I’m still relatively new to this blogging business but regular readers will have already figured out my dual (and not unrelated) professional commitments:

  • writing that communicates in the most powerful and effective way possible and
  • organizations that are fabulous places to work.

Today’s brief post centers on the latter. Here are ten  things I took away from last week’s “Great Place to Work” conference (sponsored by the Great Place to Work Institute, of course) in Atlanta. (The company presenting  each tidbit is credited in parenthesis):

  • Work is the fifth most important thing in employees’ lives, after (in order) their roles as parents, as spouses, as friends and as members of their religious communities. (Bright Horizons,  apparently based on research by Peggy Thoits.)
  • Storytelling is a critical element of culture and it works best when it’s plastered across your walls (or better yet, scrawled there by employees.) (Kahler Slater)
  • An organization’s mission matters most when every single employee recognizes his or her role in it—like the woman on the Mayo Clinic’s housekeeping staff, whose job includes disinfecting surfaces in patient rooms. She told a television reporter (apparently without prompting) that her job was  “saving lives.” (Mayo Clinic)
  • Companies can put together some pretty darn impressive videos.  (Corollary: I can never pack too much Kleenex.)
  • A successful business doesn’t get there by cajoling and coercing people to get things done. It gets there by hiring great people, then stepping out of their way. (W.L. Gore) 
  • Organizational values are just words on paper. Defining the behavior that represents the value is what makes it come to life—even for engineers. (Novozymes) 
  • The folks at DreamWorks get free breakfast, lunch and dinner. And they get to work at Dreamworks. (DreamWorks) 
  • It’s much better to share too much information with employees than too little. (Whole Foods) 
  • Employees get a kick out of managers who are willing to make fools of themselves. (CarMax)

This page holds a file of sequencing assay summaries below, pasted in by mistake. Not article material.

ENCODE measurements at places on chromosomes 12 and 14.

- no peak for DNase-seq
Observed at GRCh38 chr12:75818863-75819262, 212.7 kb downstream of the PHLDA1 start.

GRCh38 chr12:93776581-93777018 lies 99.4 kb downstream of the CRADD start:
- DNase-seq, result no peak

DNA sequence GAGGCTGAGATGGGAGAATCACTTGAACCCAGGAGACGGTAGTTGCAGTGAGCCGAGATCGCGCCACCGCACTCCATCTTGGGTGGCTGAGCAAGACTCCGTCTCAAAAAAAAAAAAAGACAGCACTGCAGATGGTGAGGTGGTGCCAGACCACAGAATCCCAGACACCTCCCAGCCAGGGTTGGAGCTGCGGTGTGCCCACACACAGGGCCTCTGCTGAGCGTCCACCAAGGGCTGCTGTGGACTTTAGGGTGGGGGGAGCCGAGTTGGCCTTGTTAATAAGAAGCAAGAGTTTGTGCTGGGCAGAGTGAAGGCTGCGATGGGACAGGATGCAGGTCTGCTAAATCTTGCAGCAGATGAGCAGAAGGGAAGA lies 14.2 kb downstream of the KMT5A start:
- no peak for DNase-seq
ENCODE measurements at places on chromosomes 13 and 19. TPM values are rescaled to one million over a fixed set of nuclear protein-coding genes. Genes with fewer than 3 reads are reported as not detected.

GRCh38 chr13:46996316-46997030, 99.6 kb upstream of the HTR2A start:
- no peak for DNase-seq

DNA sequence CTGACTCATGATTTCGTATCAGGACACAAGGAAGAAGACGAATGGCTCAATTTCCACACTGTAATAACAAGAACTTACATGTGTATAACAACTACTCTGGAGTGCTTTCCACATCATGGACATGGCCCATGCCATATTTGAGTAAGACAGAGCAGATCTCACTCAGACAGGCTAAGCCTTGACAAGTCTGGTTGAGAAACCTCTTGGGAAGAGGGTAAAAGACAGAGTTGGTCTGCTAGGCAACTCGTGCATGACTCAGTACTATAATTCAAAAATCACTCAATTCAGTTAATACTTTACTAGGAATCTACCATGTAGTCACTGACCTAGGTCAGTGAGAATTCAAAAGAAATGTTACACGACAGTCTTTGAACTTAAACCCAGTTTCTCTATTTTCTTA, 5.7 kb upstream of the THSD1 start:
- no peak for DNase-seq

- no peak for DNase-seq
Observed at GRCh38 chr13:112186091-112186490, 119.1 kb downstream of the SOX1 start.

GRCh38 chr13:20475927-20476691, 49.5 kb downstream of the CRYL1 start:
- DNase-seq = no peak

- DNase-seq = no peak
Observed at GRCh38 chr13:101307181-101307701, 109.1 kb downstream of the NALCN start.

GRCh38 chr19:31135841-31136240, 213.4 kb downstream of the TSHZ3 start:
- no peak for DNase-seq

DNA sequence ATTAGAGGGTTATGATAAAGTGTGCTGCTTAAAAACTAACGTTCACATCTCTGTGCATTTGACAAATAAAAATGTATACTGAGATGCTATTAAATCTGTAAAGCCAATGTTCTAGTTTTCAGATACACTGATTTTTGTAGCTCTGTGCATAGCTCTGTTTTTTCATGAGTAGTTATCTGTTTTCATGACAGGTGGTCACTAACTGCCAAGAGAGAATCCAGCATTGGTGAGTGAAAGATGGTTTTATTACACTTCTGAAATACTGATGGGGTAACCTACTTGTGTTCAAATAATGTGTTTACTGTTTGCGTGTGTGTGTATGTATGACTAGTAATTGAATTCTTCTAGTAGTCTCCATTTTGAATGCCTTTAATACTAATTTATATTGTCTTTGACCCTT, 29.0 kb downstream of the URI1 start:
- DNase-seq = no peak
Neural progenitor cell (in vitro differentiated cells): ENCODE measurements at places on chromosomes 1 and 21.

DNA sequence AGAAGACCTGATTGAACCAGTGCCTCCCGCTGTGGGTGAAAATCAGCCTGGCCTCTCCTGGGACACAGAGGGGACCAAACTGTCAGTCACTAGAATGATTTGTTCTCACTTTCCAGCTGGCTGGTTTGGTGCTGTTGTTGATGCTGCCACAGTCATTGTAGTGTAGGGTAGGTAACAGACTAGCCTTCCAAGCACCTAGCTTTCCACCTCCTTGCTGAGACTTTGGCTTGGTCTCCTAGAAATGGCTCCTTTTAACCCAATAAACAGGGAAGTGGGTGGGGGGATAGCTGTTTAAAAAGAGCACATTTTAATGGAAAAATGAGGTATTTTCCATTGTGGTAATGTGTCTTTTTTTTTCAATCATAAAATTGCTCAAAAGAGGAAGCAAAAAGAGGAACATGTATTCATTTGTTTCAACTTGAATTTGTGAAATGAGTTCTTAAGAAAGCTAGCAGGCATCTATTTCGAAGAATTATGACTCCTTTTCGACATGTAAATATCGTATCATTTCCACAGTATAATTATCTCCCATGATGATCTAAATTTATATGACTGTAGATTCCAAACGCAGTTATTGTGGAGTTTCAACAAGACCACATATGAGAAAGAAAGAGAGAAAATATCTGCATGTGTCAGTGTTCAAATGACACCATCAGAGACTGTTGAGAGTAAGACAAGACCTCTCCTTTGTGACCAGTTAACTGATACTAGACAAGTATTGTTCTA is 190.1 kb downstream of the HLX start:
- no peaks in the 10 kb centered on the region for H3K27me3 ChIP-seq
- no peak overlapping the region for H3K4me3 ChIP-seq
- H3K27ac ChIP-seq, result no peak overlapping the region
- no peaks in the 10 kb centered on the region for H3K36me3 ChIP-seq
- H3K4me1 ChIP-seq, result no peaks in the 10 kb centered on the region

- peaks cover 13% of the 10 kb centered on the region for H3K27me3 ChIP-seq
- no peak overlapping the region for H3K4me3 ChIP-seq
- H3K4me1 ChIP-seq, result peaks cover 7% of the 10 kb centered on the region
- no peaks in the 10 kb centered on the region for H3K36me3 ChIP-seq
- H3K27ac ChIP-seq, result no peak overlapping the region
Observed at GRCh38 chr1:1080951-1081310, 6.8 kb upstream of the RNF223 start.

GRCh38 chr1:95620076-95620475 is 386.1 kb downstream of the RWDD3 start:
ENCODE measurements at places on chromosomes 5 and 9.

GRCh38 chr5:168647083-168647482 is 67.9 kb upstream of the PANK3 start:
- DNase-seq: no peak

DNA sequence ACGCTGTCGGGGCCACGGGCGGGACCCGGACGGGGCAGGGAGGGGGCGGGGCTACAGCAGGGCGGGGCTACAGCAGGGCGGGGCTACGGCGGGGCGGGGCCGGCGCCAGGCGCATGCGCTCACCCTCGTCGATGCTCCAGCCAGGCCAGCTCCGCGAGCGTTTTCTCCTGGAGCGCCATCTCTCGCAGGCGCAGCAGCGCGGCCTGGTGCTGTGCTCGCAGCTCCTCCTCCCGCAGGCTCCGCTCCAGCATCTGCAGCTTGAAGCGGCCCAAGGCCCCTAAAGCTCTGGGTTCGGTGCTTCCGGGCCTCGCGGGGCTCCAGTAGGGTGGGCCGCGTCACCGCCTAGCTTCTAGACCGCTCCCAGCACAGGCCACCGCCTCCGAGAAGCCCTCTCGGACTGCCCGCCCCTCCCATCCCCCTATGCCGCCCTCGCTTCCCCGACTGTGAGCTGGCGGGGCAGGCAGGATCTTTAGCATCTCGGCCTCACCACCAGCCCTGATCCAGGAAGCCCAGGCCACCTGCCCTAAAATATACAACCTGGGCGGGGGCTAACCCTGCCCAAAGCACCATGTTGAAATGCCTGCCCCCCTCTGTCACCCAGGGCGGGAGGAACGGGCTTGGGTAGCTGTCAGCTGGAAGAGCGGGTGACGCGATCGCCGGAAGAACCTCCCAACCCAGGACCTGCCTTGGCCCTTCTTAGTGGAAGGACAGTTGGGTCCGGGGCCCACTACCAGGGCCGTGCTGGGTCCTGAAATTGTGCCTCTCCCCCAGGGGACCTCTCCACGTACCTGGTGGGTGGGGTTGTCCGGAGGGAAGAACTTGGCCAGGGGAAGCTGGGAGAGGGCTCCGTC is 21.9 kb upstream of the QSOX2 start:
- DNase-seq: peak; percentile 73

• Breakfast sandwiches are better when eaten hot. (Robin Hardman Communications)

How are things at your workplace?

I’m lucky: my boss (here at Robin Hardman Communications) is letting me take next week off to visit some colleges with my son. The following week, I’ll be in Phoenix for the Alliance for Work-Life Progress (AWLP)’s “un-conference.”

It being the twenty-first century, I’ll have my various electronic devices with me during these trips. So don’t be afraid to contact me if you have questions or need anything at all. It may be a few weeks until my next blog post, though.  If you want to be notified when the next one arrives, just click on the “follow” button in the column to the right.

You Know You’ve Got A Great Place to Work. So How Do You Get On That List?

On Tuesday, I’m heading to Atlanta, where for two-plus days I’ll barely step out of the Hyatt Regency. Am I excited at the prospect? You bet!

That’s because I’ll be spending those two days at the Great Place to Work Conference, run by the institute that developed and administers both the Fortune “100 Best Companies to Work For” and Entrepreneur’s “Best Medium and Small Company” lists. The annual conference draws hundreds of representatives of organizations on these lists—including an impressive number of CEOs—and hundreds more of list wannabes.

The program is always inspiring and frequently quite entertaining, as leaders get up one after another to show off their ultra-cool workplaces. Over the years, I’ve heard about companies where you can opt to slide between floors instead of taking the stairs, companies where top leadership runs meetings in drag, companies whose ethics-training videos are actually laugh-out-loud funny.

But the folks from the Great Place to Work Institute (GPTW), as well as many from the “Best Companies,” themselves, would be the first to tell you that you don’t have to have nap pods and ping pong tables to be considered for these lists. You just have to have employees who feel they are trusted and empowered, treated fairly and respectfully, and encouraged to enjoy their work.  And you have to make sure the folks at GPTW know that.

There’s no shortcut to getting on the 100 Best list.

It’s an in-depth application process. You can’t fake it: the heart of the application—two thirds of your score—is a confidential survey of your employees. No one gets on this list unless the vast majority of their employees agree that theirs is truly a great place to work.

But the final third of your score is based on what you say about your organization. It may not count for as much, but it does count, and you ignore it at your peril. This third of the application is called the Cultural Audit, and it has two parts. Part 1 is a long list of short-answer and yes/no questions about demographics and benefits. This part isn’t so bad; it just takes time and care to get it right.